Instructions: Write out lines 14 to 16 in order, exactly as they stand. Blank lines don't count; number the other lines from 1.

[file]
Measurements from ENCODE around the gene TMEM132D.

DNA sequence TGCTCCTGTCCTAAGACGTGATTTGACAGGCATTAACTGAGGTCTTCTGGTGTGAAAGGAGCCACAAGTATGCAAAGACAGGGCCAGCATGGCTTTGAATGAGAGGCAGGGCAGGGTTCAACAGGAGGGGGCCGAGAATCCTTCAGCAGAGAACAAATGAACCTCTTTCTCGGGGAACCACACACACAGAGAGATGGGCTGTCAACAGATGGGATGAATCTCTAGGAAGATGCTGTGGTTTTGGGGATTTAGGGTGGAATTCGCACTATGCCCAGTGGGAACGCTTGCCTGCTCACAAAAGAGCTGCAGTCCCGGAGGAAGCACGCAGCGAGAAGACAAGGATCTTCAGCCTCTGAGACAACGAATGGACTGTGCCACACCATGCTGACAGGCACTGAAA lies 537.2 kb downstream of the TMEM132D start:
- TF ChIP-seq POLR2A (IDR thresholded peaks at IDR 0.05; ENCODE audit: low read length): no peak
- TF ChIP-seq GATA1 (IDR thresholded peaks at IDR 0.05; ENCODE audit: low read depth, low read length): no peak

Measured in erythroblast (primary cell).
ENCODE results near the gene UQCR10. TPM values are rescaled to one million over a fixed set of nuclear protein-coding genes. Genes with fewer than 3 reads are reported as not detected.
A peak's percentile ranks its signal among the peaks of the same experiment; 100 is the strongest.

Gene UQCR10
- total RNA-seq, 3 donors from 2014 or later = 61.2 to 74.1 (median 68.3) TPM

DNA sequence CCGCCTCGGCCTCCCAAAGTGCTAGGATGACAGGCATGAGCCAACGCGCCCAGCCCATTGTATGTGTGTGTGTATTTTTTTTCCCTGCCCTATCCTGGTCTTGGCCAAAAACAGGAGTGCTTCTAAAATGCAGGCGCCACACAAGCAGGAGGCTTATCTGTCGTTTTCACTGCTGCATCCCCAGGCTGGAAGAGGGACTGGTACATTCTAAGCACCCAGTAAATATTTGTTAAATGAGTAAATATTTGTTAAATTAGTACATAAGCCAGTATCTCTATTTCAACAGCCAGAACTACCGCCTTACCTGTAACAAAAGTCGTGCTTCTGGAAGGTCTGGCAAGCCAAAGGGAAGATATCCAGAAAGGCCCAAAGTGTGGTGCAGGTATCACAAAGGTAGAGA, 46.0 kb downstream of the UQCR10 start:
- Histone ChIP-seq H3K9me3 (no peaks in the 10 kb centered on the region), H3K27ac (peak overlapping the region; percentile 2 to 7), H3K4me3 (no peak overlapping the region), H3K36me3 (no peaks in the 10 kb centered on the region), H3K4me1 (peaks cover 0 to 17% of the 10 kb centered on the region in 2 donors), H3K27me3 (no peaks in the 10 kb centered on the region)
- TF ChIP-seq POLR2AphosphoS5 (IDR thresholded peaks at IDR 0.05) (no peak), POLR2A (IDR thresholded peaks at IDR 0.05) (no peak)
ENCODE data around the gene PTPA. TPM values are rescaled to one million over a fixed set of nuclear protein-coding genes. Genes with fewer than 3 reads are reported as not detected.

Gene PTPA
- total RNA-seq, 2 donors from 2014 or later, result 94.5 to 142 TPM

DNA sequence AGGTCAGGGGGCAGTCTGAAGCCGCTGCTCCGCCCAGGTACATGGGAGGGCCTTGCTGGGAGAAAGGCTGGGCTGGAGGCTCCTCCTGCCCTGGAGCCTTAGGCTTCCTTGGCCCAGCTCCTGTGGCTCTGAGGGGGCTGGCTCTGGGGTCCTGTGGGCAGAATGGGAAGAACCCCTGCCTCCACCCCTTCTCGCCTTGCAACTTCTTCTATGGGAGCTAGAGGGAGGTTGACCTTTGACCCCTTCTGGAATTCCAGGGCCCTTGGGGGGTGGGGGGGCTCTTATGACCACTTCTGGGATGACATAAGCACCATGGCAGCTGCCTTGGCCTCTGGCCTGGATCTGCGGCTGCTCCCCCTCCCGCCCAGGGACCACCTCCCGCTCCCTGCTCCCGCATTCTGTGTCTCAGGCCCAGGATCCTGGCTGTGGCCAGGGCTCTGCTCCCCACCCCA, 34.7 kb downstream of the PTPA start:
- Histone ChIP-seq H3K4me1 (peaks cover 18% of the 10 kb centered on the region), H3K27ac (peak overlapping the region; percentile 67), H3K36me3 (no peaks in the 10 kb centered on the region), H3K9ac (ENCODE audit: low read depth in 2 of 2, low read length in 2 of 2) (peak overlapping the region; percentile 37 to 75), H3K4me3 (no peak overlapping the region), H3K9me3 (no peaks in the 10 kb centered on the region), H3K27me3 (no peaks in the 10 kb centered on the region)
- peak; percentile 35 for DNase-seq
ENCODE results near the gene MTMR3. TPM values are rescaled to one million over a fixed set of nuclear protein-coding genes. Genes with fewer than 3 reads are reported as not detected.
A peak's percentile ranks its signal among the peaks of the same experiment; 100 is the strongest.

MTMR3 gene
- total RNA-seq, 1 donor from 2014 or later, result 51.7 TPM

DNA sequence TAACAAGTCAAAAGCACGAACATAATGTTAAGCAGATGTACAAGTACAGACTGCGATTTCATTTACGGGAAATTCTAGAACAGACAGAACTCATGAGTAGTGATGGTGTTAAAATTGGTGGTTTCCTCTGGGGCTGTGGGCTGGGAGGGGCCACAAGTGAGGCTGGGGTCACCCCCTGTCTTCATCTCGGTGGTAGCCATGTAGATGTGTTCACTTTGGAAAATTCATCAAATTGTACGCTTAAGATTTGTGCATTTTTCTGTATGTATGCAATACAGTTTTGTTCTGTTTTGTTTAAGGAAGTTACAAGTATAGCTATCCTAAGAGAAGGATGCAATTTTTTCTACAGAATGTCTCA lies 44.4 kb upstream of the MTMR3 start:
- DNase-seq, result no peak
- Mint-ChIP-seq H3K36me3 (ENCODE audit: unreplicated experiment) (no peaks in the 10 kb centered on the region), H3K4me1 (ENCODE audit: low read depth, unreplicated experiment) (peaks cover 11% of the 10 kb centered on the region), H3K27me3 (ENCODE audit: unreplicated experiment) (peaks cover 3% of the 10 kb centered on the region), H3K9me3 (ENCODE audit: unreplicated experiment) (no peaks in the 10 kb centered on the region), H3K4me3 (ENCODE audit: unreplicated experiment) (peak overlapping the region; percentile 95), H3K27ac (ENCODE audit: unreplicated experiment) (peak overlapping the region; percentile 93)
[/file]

Gene PTPA
- total RNA-seq, 2 donors from 2014 or later, result 94.5 to 142 TPM

DNA sequence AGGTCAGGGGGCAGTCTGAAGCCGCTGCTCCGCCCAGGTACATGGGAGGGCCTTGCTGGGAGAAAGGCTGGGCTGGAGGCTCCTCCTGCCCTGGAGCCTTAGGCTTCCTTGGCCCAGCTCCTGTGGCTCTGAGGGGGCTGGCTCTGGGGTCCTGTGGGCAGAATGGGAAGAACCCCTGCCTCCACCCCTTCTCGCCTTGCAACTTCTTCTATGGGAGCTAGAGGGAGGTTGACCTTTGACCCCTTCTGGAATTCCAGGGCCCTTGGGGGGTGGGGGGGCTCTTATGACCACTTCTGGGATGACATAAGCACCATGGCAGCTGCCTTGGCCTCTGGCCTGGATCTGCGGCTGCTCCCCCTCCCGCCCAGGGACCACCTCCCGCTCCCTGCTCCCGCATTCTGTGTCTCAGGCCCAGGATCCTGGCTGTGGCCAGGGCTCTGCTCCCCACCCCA, 34.7 kb downstream of the PTPA start: